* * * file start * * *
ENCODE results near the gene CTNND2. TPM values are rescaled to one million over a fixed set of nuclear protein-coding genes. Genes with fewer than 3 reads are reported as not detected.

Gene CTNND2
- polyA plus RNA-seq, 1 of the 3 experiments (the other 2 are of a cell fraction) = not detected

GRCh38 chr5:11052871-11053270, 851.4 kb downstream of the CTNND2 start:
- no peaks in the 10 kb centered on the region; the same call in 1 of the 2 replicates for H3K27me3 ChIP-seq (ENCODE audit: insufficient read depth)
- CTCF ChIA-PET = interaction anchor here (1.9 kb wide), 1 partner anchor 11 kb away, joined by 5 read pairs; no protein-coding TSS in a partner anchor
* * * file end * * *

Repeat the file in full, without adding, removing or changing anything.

ENCODE results near the gene CTNND2. TPM values are rescaled to one million over a fixed set of nuclear protein-coding genes. Genes with fewer than 3 reads are reported as not detected.

Gene CTNND2
- polyA plus RNA-seq, 1 of the 3 experiments (the other 2 are of a cell fraction) = not detected

GRCh38 chr5:11052871-11053270, 851.4 kb downstream of the CTNND2 start:
- no peaks in the 10 kb centered on the region; the same call in 1 of the 2 replicates for H3K27me3 ChIP-seq (ENCODE audit: insufficient read depth)
- CTCF ChIA-PET = interaction anchor here (1.9 kb wide), 1 partner anchor 11 kb away, joined by 5 read pairs; no protein-coding TSS in a partner anchor